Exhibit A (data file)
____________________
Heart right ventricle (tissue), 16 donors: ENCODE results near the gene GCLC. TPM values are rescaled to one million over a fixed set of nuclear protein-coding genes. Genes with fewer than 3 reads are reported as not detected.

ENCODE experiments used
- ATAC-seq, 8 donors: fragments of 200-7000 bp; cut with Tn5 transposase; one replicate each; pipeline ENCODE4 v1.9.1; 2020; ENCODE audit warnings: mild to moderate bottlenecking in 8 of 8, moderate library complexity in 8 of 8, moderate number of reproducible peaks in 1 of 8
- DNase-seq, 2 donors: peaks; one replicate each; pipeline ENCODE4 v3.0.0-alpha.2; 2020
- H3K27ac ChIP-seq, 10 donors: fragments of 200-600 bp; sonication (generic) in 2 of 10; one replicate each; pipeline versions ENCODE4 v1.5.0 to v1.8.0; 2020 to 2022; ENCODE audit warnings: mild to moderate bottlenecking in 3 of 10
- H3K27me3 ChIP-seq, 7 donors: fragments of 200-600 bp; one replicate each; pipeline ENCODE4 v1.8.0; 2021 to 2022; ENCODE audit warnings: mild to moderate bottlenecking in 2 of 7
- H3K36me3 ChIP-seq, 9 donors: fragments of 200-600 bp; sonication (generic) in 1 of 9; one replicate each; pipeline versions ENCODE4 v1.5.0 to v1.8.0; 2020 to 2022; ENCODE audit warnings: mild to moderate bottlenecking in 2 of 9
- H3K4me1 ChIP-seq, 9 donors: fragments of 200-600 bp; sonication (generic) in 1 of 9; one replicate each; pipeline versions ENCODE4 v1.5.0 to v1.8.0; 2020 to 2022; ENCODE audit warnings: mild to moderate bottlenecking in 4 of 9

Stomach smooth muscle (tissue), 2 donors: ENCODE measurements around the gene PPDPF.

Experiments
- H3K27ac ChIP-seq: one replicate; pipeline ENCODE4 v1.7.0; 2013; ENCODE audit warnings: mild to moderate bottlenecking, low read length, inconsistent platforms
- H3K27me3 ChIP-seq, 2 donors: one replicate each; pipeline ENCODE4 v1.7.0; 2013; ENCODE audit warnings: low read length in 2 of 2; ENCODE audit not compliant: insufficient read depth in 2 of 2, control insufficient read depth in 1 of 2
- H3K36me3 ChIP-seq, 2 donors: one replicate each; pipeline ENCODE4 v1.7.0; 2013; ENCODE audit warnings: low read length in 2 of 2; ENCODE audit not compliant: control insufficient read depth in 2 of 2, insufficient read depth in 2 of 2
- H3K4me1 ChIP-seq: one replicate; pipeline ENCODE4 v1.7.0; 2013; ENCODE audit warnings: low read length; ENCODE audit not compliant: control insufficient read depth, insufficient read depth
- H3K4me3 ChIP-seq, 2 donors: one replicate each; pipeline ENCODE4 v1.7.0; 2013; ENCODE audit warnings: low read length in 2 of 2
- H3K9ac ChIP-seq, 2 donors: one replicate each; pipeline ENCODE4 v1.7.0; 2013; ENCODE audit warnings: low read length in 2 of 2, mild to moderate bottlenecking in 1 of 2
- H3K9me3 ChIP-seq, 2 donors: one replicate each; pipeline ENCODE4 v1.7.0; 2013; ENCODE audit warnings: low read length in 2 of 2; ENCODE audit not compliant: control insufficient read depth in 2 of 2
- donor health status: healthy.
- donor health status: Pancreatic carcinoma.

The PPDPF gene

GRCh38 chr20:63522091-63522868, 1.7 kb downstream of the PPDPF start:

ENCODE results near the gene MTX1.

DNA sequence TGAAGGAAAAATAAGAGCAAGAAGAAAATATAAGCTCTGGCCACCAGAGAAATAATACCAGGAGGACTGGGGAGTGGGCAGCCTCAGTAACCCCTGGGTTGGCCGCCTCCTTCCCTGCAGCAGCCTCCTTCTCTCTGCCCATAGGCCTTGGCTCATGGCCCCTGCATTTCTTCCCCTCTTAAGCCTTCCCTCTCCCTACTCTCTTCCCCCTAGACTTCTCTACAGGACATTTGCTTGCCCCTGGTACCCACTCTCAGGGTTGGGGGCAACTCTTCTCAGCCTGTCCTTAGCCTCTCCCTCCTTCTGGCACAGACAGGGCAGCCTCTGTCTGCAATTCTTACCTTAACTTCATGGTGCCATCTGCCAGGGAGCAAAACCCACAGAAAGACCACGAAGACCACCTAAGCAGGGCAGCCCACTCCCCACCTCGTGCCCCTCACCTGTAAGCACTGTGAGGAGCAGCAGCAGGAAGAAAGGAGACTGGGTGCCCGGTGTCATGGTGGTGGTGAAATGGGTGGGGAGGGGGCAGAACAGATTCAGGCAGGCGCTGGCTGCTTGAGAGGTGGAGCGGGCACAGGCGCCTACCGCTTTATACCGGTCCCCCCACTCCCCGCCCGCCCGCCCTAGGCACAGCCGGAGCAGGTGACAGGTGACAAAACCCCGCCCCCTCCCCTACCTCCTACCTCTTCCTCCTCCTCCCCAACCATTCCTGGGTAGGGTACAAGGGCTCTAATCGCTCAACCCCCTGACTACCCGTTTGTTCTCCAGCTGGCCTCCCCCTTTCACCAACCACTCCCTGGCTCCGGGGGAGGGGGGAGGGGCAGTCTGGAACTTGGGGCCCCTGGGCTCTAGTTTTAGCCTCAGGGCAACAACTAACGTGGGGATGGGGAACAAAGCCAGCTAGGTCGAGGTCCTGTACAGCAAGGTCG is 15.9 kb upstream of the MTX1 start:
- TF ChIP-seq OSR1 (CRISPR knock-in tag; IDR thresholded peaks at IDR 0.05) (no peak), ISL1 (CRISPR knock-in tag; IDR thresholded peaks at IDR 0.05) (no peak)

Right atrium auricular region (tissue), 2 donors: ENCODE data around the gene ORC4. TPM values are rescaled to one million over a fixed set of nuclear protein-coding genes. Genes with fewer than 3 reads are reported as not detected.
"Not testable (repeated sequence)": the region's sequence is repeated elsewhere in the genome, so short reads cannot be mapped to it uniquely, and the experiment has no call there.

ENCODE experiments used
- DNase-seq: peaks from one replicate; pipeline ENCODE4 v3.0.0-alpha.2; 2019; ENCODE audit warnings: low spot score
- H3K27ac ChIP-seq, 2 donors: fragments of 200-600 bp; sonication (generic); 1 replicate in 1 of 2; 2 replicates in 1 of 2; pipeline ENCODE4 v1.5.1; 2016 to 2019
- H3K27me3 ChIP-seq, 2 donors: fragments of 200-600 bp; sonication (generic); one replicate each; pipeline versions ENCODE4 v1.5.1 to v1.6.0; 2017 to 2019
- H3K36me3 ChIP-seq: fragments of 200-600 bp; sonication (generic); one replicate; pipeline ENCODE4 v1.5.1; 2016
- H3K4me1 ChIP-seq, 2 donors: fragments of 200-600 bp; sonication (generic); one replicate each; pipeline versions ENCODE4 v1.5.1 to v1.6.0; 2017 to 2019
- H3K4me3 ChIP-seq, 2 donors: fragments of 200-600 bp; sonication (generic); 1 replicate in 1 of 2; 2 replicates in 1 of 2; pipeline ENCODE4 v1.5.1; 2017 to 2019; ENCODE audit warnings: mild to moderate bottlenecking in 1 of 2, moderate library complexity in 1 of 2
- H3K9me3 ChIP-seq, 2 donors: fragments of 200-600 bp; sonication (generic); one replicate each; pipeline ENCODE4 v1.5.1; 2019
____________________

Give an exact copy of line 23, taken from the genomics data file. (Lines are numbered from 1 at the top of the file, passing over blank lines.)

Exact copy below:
DNA sequence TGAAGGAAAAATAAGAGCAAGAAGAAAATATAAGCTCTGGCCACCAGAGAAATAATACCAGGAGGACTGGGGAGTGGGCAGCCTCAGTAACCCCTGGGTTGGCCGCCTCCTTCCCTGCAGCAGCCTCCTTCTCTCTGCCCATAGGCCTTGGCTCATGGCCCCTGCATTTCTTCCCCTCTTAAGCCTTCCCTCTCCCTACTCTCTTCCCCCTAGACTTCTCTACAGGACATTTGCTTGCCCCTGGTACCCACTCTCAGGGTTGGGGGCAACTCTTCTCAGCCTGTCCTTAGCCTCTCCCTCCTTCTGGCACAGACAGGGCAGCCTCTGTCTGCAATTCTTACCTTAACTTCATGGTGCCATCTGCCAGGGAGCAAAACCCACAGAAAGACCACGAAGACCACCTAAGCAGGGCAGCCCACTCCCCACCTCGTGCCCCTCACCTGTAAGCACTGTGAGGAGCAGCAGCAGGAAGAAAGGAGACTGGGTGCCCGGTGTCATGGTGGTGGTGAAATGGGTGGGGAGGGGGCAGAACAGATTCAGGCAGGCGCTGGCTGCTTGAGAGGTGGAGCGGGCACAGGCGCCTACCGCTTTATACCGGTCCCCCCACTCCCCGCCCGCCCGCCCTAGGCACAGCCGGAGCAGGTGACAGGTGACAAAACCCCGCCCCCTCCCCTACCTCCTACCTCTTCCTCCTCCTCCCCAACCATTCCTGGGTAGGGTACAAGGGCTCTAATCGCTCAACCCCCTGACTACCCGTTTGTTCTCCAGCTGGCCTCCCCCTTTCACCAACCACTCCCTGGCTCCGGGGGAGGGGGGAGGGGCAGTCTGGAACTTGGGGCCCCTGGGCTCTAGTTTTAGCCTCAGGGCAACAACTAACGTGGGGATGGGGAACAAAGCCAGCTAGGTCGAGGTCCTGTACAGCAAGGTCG is 15.9 kb upstream of the MTX1 start: